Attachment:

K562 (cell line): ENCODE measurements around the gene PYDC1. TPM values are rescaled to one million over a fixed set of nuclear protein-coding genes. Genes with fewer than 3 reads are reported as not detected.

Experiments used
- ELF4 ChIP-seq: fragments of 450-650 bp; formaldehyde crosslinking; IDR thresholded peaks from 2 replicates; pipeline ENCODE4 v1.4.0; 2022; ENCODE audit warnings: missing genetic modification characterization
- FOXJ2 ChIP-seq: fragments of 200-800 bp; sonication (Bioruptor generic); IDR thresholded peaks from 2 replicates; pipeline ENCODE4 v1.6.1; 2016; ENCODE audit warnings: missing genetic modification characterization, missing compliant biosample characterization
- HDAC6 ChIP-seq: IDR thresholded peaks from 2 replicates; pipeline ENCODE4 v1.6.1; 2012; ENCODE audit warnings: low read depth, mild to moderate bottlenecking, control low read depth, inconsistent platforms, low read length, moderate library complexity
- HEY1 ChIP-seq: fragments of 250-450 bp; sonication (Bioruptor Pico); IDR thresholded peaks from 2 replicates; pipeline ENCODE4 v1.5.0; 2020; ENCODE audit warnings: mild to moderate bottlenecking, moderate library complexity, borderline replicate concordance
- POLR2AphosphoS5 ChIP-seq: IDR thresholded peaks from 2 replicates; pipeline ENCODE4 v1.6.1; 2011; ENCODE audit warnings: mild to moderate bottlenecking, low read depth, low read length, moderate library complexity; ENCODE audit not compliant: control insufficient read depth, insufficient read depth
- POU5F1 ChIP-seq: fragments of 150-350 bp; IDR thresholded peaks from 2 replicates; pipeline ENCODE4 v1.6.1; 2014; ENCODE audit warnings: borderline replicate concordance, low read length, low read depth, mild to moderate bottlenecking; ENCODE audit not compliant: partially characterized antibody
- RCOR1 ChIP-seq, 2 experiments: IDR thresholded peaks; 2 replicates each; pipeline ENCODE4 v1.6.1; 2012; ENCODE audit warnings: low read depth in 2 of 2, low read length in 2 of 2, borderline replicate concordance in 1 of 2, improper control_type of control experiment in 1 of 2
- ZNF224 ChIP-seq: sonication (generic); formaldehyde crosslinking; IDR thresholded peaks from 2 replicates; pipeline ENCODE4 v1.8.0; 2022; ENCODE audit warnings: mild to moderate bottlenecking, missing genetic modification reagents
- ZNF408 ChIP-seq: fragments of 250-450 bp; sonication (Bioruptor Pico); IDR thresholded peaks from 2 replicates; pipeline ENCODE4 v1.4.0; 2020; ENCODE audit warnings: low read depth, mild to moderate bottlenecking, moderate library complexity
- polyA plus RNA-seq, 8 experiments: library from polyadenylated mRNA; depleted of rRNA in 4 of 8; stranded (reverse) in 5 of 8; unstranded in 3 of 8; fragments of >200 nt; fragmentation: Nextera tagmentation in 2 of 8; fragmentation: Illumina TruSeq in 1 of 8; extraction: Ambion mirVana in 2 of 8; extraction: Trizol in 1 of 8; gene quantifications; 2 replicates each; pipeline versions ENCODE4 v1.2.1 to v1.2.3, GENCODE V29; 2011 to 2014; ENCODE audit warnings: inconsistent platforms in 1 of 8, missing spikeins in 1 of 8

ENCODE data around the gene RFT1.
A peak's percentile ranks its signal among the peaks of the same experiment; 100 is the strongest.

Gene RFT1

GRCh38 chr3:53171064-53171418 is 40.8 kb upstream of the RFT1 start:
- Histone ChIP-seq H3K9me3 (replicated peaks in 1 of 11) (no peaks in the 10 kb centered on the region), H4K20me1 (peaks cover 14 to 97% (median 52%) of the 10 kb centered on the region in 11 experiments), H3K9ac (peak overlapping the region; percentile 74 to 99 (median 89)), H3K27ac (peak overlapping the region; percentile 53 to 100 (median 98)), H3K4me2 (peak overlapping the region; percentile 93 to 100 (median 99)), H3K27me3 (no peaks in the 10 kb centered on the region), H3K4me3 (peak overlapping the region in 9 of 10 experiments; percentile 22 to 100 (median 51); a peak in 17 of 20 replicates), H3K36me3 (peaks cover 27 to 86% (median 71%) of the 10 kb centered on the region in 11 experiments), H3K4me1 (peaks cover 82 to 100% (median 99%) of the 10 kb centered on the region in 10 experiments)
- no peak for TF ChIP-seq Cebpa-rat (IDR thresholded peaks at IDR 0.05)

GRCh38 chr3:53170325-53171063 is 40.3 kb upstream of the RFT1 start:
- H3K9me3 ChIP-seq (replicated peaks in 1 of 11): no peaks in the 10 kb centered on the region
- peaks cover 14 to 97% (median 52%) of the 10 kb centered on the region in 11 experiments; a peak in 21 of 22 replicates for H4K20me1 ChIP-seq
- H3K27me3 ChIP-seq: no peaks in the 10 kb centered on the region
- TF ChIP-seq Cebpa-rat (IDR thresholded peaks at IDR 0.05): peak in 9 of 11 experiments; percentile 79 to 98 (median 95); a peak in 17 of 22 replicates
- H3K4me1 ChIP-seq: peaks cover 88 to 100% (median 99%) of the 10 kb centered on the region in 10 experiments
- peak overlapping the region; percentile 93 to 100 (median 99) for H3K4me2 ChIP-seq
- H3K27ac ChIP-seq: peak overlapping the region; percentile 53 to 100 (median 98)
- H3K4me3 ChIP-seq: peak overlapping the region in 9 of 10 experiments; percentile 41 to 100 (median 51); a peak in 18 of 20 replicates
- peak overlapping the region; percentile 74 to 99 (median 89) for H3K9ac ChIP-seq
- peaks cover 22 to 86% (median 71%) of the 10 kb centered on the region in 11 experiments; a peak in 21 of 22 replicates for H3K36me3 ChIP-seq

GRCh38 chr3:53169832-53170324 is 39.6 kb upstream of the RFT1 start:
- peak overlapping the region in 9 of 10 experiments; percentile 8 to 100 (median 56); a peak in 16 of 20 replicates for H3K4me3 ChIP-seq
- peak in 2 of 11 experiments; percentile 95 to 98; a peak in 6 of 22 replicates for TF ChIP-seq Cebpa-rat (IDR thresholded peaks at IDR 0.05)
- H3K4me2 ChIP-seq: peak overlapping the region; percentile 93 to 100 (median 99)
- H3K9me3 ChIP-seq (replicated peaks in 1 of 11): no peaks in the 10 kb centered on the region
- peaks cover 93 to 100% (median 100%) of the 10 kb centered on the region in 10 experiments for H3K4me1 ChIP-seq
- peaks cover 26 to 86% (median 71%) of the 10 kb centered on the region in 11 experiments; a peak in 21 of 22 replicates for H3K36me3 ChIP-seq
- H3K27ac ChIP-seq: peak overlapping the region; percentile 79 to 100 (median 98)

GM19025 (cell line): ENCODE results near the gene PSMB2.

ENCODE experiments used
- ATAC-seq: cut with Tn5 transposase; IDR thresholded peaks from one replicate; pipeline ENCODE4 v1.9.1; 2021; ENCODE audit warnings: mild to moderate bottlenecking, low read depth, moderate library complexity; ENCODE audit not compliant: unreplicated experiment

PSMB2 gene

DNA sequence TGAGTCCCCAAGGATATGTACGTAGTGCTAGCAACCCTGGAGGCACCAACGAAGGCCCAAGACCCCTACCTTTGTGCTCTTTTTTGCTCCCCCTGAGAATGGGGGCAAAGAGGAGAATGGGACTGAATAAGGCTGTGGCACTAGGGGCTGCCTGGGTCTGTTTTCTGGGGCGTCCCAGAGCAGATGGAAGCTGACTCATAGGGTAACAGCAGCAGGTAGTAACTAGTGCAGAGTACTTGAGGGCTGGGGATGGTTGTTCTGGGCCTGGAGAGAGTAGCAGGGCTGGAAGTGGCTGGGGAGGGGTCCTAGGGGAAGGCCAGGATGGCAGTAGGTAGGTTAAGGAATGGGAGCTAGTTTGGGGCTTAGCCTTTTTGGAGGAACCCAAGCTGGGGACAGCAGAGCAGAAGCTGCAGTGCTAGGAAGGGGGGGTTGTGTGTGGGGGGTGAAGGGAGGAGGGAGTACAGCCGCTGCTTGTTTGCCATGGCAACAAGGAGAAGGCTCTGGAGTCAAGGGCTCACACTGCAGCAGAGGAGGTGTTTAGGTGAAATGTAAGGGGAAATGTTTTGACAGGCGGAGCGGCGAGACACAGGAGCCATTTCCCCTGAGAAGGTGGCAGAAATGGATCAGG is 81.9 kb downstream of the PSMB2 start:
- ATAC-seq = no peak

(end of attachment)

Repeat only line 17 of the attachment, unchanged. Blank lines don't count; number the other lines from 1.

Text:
- Histone ChIP-seq H3K9me3 (replicated peaks in 1 of 11) (no peaks in the 10 kb centered on the region), H4K20me1 (peaks cover 14 to 97% (median 52%) of the 10 kb centered on the region in 11 experiments), H3K9ac (peak overlapping the region; percentile 74 to 99 (median 89)), H3K27ac (peak overlapping the region; percentile 53 to 100 (median 98)), H3K4me2 (peak overlapping the region; percentile 93 to 100 (median 99)), H3K27me3 (no peaks in the 10 kb centered on the region), H3K4me3 (peak overlapping the region in 9 of 10 experiments; percentile 22 to 100 (median 51); a peak in 17 of 20 replicates), H3K36me3 (peaks cover 27 to 86% (median 71%) of the 10 kb centered on the region in 11 experiments), H3K4me1 (peaks cover 82 to 100% (median 99%) of the 10 kb centered on the region in 10 experiments)